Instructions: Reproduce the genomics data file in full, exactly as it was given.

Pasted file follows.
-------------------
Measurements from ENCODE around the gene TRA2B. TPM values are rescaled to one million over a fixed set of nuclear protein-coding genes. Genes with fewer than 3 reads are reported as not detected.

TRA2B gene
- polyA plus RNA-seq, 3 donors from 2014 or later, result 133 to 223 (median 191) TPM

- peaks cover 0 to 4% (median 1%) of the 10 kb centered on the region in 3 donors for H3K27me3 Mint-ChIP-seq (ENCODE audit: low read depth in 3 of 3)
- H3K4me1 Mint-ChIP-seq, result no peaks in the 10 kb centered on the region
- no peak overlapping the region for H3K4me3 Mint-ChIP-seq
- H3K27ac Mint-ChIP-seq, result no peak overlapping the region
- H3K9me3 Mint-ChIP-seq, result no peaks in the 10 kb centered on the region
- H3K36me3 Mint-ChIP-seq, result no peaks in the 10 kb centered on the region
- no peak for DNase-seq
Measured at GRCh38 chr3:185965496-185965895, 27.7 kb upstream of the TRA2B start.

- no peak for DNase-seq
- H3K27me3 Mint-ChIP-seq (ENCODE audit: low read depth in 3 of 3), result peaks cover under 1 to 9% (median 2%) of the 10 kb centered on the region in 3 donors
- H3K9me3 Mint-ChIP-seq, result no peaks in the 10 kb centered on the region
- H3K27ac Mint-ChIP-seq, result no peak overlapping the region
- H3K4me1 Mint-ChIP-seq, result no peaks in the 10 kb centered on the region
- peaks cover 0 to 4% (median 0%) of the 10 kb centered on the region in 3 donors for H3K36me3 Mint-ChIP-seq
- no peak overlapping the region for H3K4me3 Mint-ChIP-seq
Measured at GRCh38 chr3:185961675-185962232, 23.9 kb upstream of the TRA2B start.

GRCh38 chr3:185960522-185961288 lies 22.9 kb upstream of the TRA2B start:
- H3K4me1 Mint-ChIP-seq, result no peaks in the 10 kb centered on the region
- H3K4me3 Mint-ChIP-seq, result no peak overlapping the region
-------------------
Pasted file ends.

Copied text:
Measurements from ENCODE around the gene TRA2B. TPM values are rescaled to one million over a fixed set of nuclear protein-coding genes. Genes with fewer than 3 reads are reported as not detected.

TRA2B gene
- polyA plus RNA-seq, 3 donors from 2014 or later, result 133 to 223 (median 191) TPM

- peaks cover 0 to 4% (median 1%) of the 10 kb centered on the region in 3 donors for H3K27me3 Mint-ChIP-seq (ENCODE audit: low read depth in 3 of 3)
- H3K4me1 Mint-ChIP-seq, result no peaks in the 10 kb centered on the region
- no peak overlapping the region for H3K4me3 Mint-ChIP-seq
- H3K27ac Mint-ChIP-seq, result no peak overlapping the region
- H3K9me3 Mint-ChIP-seq, result no peaks in the 10 kb centered on the region
- H3K36me3 Mint-ChIP-seq, result no peaks in the 10 kb centered on the region
- no peak for DNase-seq
Measured at GRCh38 chr3:185965496-185965895, 27.7 kb upstream of the TRA2B start.

- no peak for DNase-seq
- H3K27me3 Mint-ChIP-seq (ENCODE audit: low read depth in 3 of 3), result peaks cover under 1 to 9% (median 2%) of the 10 kb centered on the region in 3 donors
- H3K9me3 Mint-ChIP-seq, result no peaks in the 10 kb centered on the region
- H3K27ac Mint-ChIP-seq, result no peak overlapping the region
- H3K4me1 Mint-ChIP-seq, result no peaks in the 10 kb centered on the region
- peaks cover 0 to 4% (median 0%) of the 10 kb centered on the region in 3 donors for H3K36me3 Mint-ChIP-seq
- no peak overlapping the region for H3K4me3 Mint-ChIP-seq
Measured at GRCh38 chr3:185961675-185962232, 23.9 kb upstream of the TRA2B start.

GRCh38 chr3:185960522-185961288 lies 22.9 kb upstream of the TRA2B start:
- H3K4me1 Mint-ChIP-seq, result no peaks in the 10 kb centered on the region
- H3K4me3 Mint-ChIP-seq, result no peak overlapping the region